Trump to Veto Defense Authorization Bill if it Includes Renaming US Military Bases Amendment
US President Donald Trump has vowed to veto the annual defense bill if it is amended to require the renaming of all US army bases with links to the Confederacy.
“I will Veto the Defense Authorization Bill if the Elizabeth “Pocahontas” Warren (of all people!) Amendment, which will lead to the renaming (plus other bad things!) of Fort Bragg, Fort Robert E. Lee, and many other Military Bases from which we won Two World Wars, is in the Bill!” Trump tweeted.
The $740.5-billion bill, which directs how the Pentagon and other federal agencies spend money on defense policy, is currently being debated in the Senate.
Elizabeth Warren, an early 2020 Democratic front-runner and Massachusetts senator, last month introduced a bipartisan amendment to the bill to change the names of all ten bases and other military assets – such as streets, aircraft, and ships – named after Confederate officers.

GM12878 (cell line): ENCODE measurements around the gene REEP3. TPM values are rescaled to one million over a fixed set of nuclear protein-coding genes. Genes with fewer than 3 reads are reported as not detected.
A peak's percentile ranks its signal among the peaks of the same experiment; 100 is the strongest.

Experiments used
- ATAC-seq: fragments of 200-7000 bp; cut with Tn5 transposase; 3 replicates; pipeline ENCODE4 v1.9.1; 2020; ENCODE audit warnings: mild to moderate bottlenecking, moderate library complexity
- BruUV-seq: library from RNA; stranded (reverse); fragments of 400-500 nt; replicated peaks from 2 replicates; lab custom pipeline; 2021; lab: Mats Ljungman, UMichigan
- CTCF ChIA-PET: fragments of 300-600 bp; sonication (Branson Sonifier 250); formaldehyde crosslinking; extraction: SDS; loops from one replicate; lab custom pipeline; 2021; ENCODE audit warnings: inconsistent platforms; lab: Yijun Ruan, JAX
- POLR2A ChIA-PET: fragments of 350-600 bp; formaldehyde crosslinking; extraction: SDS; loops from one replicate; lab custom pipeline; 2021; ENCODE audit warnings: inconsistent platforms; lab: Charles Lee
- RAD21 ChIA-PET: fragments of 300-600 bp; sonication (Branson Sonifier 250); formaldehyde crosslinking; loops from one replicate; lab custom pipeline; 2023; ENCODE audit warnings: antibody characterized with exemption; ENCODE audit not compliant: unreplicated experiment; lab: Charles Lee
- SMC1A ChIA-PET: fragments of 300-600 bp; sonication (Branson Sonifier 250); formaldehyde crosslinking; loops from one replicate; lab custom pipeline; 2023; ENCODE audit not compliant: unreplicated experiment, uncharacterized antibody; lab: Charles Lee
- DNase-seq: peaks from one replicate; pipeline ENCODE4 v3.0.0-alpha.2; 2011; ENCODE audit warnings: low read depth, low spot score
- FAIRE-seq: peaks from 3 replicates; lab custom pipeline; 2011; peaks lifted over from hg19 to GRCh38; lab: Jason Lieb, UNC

“It’s long past time to end the tribute to white supremacy on our military installations,” Warren said. The Republican-led Senate Armed Services Committee passed her amendment the following week.
In a dramatic reversal of its decades-long policy, the Pentagon has indicated it is open to renaming the installations. Those include North Carolina-based Fort Bragg, one the Army’s most iconic bases, as well as Fort Hood in Texas and Fort Benning in Georgia, all of which are named after Confederate generals.
Trump vehemently opposed the idea. “The United States of America trained and deployed our heroes on these Hallowed Grounds, and won two World Wars,” he said, adding that his administration would “not even consider” the renaming.
Plans and petitions to rename the bases have stalled in the past, but the current initiative received more momentum in light of Black Lives Matter protests in the United States. A campaign has emerged to remove from public places monuments and other imagery commemorating figures who activists associate with slavery or racism, including Confederate generals and slave-owning presidents.
Last month, House Speaker Nancy Pelosi called on Congress to take steps to remove from the US Capitol 11 statues depicting Confederate leaders and soldiers from the Civil War.